As media themselves converge, so too are the corporate entities that control them, particularly after the deregulatory loosening of ownership limits in 1996: hence the wave of mergers, eg. AOL-Time-Warner. (For a regularly updated chart of the dominant media conglomerates, see Columbia Journalism Review’s “Who Owns What,” http://www.cjr.org/owners/ , and the following for a chart of the “big ten” media conglomerates: http://www.thenation.com/special/bigten.html . For a recent account of deregulation of ownership limits by the Federal Communications Commission, see http://www.mediaaccess.org/programs/diversity/index.html For an account of the “unprecedented torrent of mergers” just in the first year after the Telecommunications Act of 1996, and the likely effects on journalism see Neil Hickey, “So Big”, Columbia Journalism Review, Jan/Feb 1997, http://www.cjr.org/year/97/1/telecom.asp). For all their differences, these corporations share an end goal: a market environment freed of regulation on the pursuit of profit. So in the end, the corporate purposes to be served are unlikely to differ, whether the controlling industry descends from telecommunications, broadcasting, or computer software.
As the Center for Digital Democracy observes:
During the days of the slow, dial-up modem, the Internet--because it ran over
telephone wires--was regulated by telephone's common-carrier rules: a network
is required by law to be open to all communications traffic, and to treat all
information in a fair and non-discriminatory fashion.
These were the rules that formed the foundation for a new media capable of
producing the most diverse content in the history of mass communication. These
were the rules that allowed the birth of nearly 7,000 Internet service providers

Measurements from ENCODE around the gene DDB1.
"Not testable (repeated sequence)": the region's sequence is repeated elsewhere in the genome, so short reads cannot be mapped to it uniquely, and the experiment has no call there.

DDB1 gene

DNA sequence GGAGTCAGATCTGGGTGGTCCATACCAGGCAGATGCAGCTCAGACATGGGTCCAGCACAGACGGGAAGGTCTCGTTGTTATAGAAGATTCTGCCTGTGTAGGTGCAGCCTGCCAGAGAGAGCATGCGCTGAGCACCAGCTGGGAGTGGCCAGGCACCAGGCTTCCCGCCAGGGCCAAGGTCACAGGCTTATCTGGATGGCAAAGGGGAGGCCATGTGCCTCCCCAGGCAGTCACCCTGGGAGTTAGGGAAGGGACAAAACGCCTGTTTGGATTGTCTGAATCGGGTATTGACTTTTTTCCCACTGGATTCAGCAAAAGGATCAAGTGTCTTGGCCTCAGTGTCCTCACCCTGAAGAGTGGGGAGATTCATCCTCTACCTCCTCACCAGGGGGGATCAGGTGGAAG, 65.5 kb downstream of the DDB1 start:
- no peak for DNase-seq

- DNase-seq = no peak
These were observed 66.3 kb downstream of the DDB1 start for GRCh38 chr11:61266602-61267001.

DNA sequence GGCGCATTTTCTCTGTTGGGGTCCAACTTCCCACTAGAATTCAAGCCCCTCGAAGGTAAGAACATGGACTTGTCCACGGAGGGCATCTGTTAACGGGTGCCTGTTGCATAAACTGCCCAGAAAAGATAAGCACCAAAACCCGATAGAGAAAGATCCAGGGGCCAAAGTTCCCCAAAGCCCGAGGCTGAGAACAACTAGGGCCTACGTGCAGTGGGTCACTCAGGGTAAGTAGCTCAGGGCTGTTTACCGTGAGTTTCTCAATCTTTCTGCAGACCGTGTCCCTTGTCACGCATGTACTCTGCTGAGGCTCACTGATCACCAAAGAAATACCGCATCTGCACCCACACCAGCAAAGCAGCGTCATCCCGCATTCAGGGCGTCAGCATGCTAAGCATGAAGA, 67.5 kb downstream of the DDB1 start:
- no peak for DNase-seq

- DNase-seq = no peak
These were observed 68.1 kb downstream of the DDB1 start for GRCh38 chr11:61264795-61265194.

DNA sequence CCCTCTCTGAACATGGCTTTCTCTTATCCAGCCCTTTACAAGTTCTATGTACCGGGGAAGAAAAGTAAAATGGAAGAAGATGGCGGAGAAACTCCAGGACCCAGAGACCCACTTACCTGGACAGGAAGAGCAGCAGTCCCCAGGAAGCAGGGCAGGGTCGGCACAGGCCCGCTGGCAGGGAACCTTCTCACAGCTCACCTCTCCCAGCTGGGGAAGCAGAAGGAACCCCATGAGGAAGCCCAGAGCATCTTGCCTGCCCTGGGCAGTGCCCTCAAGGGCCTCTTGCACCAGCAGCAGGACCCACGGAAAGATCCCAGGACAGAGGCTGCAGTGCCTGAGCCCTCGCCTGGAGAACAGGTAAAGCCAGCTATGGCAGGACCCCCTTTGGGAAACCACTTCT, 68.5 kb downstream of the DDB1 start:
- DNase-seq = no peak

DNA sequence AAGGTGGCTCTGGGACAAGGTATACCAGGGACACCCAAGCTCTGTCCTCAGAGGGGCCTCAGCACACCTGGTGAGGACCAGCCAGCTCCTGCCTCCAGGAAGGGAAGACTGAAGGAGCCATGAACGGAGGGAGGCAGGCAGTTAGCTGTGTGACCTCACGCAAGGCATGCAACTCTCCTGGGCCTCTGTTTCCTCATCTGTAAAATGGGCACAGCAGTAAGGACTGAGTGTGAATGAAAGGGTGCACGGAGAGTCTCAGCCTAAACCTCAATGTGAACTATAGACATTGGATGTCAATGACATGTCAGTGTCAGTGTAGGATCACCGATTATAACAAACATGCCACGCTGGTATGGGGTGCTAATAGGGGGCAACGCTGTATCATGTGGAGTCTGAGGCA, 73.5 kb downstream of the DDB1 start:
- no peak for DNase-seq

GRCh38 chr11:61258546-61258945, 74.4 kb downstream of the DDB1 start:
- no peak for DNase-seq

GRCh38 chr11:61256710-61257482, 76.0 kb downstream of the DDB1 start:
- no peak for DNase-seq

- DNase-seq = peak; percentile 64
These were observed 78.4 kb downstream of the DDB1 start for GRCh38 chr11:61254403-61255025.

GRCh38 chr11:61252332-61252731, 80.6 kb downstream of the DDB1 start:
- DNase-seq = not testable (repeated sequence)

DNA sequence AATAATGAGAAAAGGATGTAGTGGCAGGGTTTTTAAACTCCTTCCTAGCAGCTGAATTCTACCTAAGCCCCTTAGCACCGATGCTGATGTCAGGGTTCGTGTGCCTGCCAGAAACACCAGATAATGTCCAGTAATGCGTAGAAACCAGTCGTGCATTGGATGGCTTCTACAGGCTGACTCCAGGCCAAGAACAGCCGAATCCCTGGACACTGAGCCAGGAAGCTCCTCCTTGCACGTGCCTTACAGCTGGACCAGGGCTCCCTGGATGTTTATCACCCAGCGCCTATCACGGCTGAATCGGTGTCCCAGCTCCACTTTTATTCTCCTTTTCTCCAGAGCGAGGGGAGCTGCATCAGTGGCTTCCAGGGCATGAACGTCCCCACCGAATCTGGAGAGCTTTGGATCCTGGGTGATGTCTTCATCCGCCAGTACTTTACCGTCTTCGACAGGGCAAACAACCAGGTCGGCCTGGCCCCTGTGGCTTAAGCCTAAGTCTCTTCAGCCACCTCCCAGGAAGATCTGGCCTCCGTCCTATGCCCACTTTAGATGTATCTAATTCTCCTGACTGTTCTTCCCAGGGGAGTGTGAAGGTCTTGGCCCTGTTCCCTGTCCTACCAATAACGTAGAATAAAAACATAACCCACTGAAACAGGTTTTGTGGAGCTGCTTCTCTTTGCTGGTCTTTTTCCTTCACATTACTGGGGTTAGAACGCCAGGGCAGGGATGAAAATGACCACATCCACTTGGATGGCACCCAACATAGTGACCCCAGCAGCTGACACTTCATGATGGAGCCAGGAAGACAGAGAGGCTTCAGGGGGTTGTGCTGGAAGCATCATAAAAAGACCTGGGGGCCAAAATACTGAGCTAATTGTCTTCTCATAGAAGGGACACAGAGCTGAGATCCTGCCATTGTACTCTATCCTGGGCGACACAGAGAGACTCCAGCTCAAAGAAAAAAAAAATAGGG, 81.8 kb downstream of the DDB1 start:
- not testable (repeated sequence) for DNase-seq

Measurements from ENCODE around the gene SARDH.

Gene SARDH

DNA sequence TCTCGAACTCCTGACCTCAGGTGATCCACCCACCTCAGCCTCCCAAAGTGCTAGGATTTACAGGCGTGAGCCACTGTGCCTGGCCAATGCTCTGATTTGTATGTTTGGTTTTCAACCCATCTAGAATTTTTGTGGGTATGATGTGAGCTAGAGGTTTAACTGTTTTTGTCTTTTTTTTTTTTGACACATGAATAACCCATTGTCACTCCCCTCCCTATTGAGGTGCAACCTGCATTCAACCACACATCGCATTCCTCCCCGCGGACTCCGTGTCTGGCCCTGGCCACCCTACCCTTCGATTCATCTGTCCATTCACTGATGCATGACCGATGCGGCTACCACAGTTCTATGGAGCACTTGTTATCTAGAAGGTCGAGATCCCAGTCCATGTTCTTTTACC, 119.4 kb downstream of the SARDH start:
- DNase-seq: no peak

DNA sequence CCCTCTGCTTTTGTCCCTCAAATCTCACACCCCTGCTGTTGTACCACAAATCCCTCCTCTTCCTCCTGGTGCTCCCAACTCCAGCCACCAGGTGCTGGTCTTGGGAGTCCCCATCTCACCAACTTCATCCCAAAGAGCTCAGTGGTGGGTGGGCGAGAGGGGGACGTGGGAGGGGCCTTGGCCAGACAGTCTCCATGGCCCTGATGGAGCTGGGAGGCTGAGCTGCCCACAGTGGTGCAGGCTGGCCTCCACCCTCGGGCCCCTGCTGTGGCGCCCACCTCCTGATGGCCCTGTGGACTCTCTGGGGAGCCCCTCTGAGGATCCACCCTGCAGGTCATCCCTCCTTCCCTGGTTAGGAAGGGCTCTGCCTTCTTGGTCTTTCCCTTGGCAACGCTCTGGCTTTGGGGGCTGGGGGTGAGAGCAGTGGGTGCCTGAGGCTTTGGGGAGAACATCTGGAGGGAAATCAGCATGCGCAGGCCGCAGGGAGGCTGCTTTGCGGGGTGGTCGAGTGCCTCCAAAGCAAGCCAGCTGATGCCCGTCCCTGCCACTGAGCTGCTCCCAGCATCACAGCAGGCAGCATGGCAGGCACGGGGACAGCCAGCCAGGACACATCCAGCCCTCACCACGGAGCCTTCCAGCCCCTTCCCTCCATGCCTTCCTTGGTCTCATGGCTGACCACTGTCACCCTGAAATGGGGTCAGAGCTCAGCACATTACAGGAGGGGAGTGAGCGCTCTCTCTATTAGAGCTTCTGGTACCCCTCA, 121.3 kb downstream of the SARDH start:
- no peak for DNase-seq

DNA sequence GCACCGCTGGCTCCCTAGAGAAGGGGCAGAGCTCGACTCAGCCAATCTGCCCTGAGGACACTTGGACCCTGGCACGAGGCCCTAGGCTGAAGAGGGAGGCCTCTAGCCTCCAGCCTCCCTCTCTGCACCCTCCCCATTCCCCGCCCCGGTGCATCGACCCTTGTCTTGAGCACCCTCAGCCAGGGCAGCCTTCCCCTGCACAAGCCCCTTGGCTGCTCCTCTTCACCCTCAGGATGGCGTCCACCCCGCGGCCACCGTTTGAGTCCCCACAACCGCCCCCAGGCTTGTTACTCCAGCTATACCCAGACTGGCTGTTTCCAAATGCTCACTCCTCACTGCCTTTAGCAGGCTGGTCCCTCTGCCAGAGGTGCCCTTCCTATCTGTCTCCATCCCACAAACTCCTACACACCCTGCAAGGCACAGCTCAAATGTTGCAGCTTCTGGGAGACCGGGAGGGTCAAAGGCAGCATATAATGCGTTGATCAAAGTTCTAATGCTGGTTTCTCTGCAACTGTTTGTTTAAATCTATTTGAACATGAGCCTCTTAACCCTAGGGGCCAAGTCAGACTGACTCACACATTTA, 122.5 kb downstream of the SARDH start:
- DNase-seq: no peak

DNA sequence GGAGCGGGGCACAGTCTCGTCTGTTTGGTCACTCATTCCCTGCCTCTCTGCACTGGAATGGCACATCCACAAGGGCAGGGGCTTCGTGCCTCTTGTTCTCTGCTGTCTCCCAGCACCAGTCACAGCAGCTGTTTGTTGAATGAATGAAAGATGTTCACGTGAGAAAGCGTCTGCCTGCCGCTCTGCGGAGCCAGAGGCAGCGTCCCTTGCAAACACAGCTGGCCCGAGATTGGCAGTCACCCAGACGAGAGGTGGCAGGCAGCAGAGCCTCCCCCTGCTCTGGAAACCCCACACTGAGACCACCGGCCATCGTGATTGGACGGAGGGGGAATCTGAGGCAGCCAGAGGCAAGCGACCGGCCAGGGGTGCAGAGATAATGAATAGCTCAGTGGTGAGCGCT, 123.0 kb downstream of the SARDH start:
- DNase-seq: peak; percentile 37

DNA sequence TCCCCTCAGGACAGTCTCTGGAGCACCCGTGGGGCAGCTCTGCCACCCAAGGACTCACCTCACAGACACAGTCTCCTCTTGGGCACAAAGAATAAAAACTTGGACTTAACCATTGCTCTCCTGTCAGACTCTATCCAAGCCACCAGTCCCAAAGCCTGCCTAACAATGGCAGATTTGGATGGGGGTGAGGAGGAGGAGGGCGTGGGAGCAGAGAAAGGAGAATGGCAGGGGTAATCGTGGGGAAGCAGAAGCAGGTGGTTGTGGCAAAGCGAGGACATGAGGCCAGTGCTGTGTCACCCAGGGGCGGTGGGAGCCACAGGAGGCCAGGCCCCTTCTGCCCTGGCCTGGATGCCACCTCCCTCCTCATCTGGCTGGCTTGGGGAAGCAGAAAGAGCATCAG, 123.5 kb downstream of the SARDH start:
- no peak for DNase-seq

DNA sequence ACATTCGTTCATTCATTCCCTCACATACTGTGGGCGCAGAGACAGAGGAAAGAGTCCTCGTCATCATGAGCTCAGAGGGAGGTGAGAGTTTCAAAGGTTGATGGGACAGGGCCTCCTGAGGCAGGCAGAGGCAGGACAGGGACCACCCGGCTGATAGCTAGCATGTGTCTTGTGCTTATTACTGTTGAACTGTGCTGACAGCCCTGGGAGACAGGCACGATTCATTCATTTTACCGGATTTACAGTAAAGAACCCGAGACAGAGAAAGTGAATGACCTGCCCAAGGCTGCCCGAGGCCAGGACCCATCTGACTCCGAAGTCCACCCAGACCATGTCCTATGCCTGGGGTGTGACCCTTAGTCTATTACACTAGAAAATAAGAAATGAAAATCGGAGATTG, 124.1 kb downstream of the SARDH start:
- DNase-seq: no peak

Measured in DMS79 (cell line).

(ISPs), as well as millions of Web sites of every conceivable variety.
But these rules that protected open access and the democratic architecture of the
dial-up Internet do not apply to cable and satellite high-speed (broadband) Web
access. And telecom companies are lobbying hard on Capitol Hill for deregulation
to end their open access requirements. http://www.democraticmedia.org/issues/openaccess/index.html
As Andrew Shapiro has observed,
“in the era of television (including cable and direct broadcast satellite) the challenge was to overcome the scarcity of the medium by saving a place on the dial--usually through legislation--for community access, educational shows and other nonprofit programming that would otherwise be ignored by profit-driven broadcasters. The task is different, however, in a post-television world of converged media, where "channels" are essentially unlimited and almost anyone is able to speak. The problem is not scarcity of space but the opposite: an abundance of space--and content--which creates scarcity of attention. In other words, the good stuff will be out there, but with so many competing information sources it will be difficult to get anyone to know about it, let alone listen.”
Andrew L.Shapiro, “New Voices in Cyberspace,” The Nation, June 6, 1998,
The key issue here is who will control the portals, the points of entry onto the Internet (eg. Yahoo, Google, AOL, MSN, Netscape, etc.), and how these will be structured. (The percentage of traffic through the top sites is already very high, according to Jon Falk.) If the “cable tv” model triumphs (or telecommunications is deregulated) the danger is that these portals will 1. offer differential service, high speed to the high paying commercial customers, low speed for the poorer individuals and non-profits, and 2. only some sites will be available; or almost as bad, only some sites will get their “rich content”–streaming video, etc.–carried by portals that in any case will want to feature the sites and content of their corporate affiliates.
The first casualty will be the equality of voice hitherto enjoyed on the Internet. (Berman and Morris, op. cit.). Also, as has been the trend in broadcasting, without explicit regulation, the featured content will be that which draws the largest audiences for advertisers, or which favors the content of the provider, to the exclusion of public service, civic functions, and the content of other providers, all of which will be marginalized if not excluded. In short, will some part of the Internet survive, prominently, as a public sphere, or will it all become a vast e-mall?
In this context, as Robert McChesney argues, it is unlikely that the Internet, with its unique technological features, will undermine the giant media corporations. As with the introduction of video, cable tv, television, etc., the newer media don’t replace earlier media, but alter and complement them. The media giants have several advantages in the struggle to control the Internet: